New work

I recent finished this George Nakashima inspired walnut dining table, as I look back it is evident that I am still learning and truly enjoyed all aspects of the process, from working on the design with the client tweaking the design to fit his home and families requirements, finding walnut slabs that were close to 3” in thickness x 30” wide to build the table with a finished size of 50” x 108” x 30”. Some of the challenges of working on a table of this size include just moving the slabs around. I found that my shop while it’s very well equipped still lacked a planner to handle stock of this size. This was not a setback, but it was a chance to network and to meet a resourceful Vermont fellow who owned a small mill with a planer of sufficient size.
In joining the top book matched slabs great care was taken to insure a mirror image, just a fraction of an inch would produce poor results. Only veneers will produce a true book match, because no wood is lost between the two pieces of wood. This is because they are sliced with a knife. With solid wood the saw cuts a kerf of a 3/16”+/-, next the flatting or “face jointing” removes more of the stock, as the stock is removed the characteristic of the two slabs change loosing this book match effect. If you have a chance look at a board flip it over is it the same? Chances are it is not. So with this in mind it is very important not to remove any more wood than needed. With one side flat I run the slabs to be planed, planning produces a parallel surface to the jointed side.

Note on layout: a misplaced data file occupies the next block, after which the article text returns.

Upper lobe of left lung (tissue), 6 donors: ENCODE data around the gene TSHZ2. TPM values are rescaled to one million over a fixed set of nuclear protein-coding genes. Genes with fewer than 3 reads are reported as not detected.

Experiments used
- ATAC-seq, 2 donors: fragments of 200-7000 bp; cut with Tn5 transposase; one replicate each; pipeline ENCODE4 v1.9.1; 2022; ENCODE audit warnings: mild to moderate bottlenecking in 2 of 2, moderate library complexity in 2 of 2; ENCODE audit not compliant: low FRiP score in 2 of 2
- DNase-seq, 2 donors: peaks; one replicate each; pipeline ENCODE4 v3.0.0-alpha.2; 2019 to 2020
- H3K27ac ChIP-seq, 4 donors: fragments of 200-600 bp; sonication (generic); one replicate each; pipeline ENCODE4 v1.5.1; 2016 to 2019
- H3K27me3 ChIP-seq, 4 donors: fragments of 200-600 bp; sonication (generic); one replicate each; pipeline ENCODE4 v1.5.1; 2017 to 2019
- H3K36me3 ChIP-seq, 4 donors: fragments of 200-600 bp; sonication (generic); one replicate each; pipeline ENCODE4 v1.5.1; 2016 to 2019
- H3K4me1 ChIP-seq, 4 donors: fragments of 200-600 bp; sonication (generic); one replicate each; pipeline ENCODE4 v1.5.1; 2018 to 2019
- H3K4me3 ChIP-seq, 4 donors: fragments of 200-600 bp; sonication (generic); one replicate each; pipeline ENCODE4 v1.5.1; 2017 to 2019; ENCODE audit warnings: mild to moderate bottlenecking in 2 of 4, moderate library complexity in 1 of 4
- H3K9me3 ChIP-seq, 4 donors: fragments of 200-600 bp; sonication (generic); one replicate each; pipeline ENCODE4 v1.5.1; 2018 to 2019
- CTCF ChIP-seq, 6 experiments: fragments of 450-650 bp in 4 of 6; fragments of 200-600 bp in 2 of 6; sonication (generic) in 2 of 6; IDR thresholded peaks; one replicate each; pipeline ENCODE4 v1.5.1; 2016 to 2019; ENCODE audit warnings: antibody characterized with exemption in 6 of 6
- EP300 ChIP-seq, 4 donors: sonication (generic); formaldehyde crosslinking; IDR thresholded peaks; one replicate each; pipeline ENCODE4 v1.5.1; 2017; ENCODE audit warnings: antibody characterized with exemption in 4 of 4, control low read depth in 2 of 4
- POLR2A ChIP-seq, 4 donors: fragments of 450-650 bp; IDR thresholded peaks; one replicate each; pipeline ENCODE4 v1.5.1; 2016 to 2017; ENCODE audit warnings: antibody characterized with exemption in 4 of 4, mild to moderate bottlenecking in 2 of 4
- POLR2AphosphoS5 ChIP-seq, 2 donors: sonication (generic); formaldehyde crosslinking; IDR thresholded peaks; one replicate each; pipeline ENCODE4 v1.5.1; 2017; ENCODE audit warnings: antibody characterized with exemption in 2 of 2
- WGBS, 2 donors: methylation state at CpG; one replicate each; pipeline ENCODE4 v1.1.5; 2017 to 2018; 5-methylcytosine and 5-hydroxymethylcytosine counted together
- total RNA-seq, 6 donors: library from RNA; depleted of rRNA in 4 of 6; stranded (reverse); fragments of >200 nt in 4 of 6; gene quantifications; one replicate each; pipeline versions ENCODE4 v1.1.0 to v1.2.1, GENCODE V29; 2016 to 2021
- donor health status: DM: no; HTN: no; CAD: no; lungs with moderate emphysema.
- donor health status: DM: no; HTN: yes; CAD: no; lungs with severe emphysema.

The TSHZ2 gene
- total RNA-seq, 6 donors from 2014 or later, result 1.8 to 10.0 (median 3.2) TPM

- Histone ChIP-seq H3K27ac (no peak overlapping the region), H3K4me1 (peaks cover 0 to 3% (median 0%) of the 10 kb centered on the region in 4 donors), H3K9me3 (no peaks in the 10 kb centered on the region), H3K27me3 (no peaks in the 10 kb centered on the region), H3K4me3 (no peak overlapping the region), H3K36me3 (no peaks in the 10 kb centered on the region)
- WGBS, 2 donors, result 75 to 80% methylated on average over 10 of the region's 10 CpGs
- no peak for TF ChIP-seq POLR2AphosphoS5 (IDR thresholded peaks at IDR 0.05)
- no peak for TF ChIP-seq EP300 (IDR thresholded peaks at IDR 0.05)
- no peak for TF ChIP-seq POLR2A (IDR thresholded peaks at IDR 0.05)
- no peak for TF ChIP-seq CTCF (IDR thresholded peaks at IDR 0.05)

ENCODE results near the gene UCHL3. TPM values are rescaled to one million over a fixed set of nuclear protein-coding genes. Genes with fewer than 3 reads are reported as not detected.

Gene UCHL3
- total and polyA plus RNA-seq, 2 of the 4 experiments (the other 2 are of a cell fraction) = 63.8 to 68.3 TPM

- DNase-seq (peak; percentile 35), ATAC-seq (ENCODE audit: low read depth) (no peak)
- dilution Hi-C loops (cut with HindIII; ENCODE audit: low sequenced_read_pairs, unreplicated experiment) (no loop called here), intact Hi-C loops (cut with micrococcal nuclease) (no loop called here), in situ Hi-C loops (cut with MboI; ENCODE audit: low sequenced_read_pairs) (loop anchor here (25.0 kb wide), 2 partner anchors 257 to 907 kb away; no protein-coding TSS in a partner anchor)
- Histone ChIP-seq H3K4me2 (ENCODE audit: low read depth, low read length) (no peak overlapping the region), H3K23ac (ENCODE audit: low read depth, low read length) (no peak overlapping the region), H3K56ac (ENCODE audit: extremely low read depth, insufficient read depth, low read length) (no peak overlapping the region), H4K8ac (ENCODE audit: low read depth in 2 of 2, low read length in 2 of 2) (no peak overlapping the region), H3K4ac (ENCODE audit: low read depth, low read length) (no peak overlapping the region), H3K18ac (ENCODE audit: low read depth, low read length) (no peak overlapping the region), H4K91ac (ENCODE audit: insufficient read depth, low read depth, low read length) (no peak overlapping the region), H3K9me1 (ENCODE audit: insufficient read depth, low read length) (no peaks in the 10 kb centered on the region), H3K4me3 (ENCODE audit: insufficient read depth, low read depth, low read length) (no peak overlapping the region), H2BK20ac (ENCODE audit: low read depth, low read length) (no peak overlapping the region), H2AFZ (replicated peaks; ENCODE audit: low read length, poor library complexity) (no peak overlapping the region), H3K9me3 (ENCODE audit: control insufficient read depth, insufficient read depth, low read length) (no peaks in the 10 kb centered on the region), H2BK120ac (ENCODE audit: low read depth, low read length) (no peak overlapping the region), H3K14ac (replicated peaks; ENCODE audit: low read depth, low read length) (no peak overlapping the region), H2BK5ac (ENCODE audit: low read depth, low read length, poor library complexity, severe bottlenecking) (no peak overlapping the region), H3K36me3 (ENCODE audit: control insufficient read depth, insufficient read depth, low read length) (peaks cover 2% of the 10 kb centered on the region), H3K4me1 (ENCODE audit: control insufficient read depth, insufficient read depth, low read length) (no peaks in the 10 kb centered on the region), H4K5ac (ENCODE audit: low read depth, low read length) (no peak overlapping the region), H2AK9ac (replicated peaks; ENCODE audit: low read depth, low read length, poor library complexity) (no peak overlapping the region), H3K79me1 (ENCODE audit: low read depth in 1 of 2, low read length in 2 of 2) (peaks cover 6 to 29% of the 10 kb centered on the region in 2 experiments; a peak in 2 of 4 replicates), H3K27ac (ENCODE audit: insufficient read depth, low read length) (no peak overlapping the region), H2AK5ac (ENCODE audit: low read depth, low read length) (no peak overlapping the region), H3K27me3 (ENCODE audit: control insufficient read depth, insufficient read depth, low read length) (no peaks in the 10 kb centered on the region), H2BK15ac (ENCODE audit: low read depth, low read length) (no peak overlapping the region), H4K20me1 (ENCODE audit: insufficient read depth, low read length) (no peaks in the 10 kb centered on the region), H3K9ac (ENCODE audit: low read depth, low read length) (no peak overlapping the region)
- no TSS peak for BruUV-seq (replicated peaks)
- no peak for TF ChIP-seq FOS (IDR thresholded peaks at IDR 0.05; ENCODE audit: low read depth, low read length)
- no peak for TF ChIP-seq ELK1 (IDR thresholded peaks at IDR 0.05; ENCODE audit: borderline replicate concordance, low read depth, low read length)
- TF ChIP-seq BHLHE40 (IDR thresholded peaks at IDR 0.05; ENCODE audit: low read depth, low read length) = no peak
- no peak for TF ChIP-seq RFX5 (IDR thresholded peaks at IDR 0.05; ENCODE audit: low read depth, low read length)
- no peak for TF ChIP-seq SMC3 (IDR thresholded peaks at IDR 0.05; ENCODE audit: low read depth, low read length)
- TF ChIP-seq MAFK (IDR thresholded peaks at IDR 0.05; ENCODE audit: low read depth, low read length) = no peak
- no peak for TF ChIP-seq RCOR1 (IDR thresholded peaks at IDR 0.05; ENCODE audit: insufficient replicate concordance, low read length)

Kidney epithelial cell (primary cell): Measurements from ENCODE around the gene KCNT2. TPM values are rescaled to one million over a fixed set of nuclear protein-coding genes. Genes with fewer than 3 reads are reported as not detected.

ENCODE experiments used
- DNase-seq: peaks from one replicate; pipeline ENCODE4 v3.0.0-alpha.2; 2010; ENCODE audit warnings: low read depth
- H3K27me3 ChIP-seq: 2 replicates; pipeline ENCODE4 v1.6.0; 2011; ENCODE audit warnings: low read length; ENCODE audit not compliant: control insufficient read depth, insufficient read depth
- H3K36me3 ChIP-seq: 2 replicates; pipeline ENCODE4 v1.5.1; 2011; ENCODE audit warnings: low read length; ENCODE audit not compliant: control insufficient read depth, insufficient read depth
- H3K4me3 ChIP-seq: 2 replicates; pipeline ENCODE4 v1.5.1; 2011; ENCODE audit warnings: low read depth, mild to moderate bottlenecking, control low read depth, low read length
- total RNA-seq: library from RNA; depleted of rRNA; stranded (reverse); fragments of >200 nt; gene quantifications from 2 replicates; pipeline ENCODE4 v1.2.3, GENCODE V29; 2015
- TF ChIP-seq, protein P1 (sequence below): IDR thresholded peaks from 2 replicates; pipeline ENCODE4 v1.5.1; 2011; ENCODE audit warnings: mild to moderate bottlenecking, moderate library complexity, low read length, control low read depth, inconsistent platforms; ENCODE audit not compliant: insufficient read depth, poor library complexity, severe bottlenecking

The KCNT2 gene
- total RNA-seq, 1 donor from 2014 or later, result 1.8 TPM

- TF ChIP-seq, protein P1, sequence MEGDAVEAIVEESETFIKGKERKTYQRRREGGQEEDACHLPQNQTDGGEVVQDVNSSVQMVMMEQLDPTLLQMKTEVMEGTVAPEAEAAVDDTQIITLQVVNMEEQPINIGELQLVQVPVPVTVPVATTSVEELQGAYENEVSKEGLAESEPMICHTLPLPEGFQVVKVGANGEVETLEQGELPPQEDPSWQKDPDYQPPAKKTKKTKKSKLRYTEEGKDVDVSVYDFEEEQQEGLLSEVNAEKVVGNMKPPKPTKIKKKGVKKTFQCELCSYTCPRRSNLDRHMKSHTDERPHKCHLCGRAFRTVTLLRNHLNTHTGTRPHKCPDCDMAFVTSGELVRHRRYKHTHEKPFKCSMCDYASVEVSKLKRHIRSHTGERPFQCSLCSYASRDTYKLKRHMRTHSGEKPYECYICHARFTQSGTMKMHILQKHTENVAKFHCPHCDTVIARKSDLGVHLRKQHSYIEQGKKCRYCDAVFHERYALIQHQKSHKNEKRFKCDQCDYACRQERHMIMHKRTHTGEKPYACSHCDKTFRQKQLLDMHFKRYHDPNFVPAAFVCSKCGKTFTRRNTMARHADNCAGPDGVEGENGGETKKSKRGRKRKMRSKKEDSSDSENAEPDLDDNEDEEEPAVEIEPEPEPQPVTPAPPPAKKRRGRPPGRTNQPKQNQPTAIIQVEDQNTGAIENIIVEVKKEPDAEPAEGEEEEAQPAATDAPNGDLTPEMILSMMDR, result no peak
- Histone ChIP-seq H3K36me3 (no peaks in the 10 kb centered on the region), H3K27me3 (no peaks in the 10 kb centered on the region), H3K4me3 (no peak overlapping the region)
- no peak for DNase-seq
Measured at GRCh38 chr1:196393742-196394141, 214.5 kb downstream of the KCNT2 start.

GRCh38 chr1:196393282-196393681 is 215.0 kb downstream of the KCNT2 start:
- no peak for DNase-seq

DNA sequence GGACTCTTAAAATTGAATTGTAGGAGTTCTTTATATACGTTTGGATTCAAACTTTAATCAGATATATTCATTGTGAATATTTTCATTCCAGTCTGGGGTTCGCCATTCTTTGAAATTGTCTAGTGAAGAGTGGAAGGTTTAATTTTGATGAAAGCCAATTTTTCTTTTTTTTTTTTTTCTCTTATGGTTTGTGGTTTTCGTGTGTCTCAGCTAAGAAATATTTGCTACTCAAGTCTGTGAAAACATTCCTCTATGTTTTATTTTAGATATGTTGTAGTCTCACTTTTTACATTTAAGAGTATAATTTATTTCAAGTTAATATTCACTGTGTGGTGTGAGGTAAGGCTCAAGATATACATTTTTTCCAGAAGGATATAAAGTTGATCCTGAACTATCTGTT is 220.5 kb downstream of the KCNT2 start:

Next is the placement of the butterfly keys. The keys join the two slabs together and insure integrity of the wood where the wood has checked. Their use should be sparse as not to overcome the walnut’s beauty or busy the design. Paper keys were used to position the sugar maple keys cut out and placed on the top moving them as needed. Locations were found sizes set larger keys were used to join the two slabs leaving a 3/32” gap between the two. This small gap proved to be another challenge any fluctuation in this dimension over its 108” of length and it would stand out like the parable “sore thumb”
As with the rest of this table nothing is small. The typical wood screw and fastener were dwarfed, this top is attached to the base using 3/8 machine bolts in slots allowing seasonal movement. With a 50” wide top this movement can be as much as 1 full inch with a 6 percent moisture change.
This table or one like it could be adapted for used as a desk with the addition of a drawer and keyboard tray, or used as a conference table. Feel free to contact me at
Well back to work on a walnut dining table and chairs, or next month’s blog.
Thank you for taking the time to read about Joe Breznick ’s work.


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